Functional follow-up scores confirmed the good long-term results already reported in the literature after the same procedure [3–6, 26, 27, 34]. Although patients with subscapularis muscle histopathologic anomalies had more recurrence in this study, their functional scores at follow-up were not significantly different when compared to patients with normal muscle histology. However, they presented with a trend towards a lower Rowe shoulder score. This is mainly explained by the fact that one-third presented recurrence of shoulder instability and half of this score assesses stability.
At follow-up, degenerative changes were absent in nearly half of all patients, mild in one third, moderate in one tenth, and severe in none. The severity of these changes was not correlated to the number of preoperative dislocation episodes. Results from other studies with follow-up >10 years suggest that primary open labral repair and capsulorrhaphy for post-traumatic anterior shoulder instability are associated with progressive shoulder osteoarthritis developing over the years [3–6, 26, 27, 34]. This process could possibly be caused by the physiologic interference of the surgical repair. Osteoarthritic changes have been associated with loss of external rotation and overtightening of anterior soft tissues around the glenohumeral joint following stabilization [5, 6, 36, 37]. The present study showed that patients with subscapularis muscle histopathologic changes had less loss of external rotation than patients without these anomalies. Consequently, we would have expected them to have less degenerative changes. However, there was no statistically significant difference regarding degenerative changes between both patients' groups. This may be because of a too small sample size with insufficient statistical power to obtain significance, a possible issue with the validity of the Samilson and Prieto classification not currently documented, or because degenerative changes are primarily due to the traumatism of the initial dislocation [38, 39].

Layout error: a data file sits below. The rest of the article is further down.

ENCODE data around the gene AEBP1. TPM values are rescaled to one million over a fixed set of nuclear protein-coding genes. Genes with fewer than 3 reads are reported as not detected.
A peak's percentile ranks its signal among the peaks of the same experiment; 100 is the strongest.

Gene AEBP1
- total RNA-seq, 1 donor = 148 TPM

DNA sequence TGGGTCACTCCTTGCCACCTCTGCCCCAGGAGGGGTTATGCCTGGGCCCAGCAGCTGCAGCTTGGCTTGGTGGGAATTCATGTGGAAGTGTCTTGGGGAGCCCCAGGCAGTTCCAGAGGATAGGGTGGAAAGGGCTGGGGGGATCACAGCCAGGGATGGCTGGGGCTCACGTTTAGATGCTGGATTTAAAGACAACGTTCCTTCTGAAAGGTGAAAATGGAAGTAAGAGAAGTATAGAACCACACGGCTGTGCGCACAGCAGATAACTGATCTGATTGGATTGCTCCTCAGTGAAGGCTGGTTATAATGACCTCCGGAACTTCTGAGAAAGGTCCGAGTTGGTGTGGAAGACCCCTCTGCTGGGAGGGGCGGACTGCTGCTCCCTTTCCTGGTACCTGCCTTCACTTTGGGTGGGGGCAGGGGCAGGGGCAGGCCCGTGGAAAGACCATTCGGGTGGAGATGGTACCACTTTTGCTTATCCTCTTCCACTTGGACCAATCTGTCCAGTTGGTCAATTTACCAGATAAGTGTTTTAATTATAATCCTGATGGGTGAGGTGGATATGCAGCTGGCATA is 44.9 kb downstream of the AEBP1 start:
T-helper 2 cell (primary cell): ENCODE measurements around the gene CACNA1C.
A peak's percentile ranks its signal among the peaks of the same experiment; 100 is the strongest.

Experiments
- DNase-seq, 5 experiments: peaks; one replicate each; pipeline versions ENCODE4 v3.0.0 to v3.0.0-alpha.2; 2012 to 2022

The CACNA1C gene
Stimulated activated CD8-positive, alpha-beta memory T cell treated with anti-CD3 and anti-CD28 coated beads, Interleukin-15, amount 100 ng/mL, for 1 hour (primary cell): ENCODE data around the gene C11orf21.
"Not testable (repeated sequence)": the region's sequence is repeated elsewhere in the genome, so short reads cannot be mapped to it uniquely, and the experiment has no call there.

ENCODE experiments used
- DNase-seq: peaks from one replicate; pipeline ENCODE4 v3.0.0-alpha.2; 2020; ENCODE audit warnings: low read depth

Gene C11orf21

This study has several limitations: 1) the bone loss on the glenoid rim or the humeral head (an important factor for recurrence after shoulder stabilization), which could not be evaluated as a confounding factor because it was neither consistently recorded on the operative notes nor clearly identifiable on available preoperative radiographs. Of note, we were able to review anteroposterior plain radiograph in neutral rotation for each patient, which was the routine in-hospital preoperative workout in our institution at the time surgeries were performed; however, additional views (anteroposterior with internal and external rotation, axial, or CT-scan in some instances), which were performed before hospitalization as part of a complete work-out, were no more available for a large number of patients, because they had been lost by the patients, not kept by the archive department of our institution, or of a too bad quality to allow for an accurate evaluation of the bone stock. 2) The relatively high rate of patients lost to follow-up (32.7%), which may be explained by their young age (mean age at surgery, 27.2 years) and the long delay since surgery (mean follow-up, 12.9 years); 3) the biopsy specimen harvested in one limited area, which may not imply that a significant portion of the subscapularis muscle presents with the same histopathologic features; 4) the number of preoperative shoulder dislocations, which may have been imprecisely recorded (relying on history taking); 5) the retrospective assessment of shoulder dislocation recurrence; and 6) the small number of events with respect to our primary outcome, leading to large confidence intervals.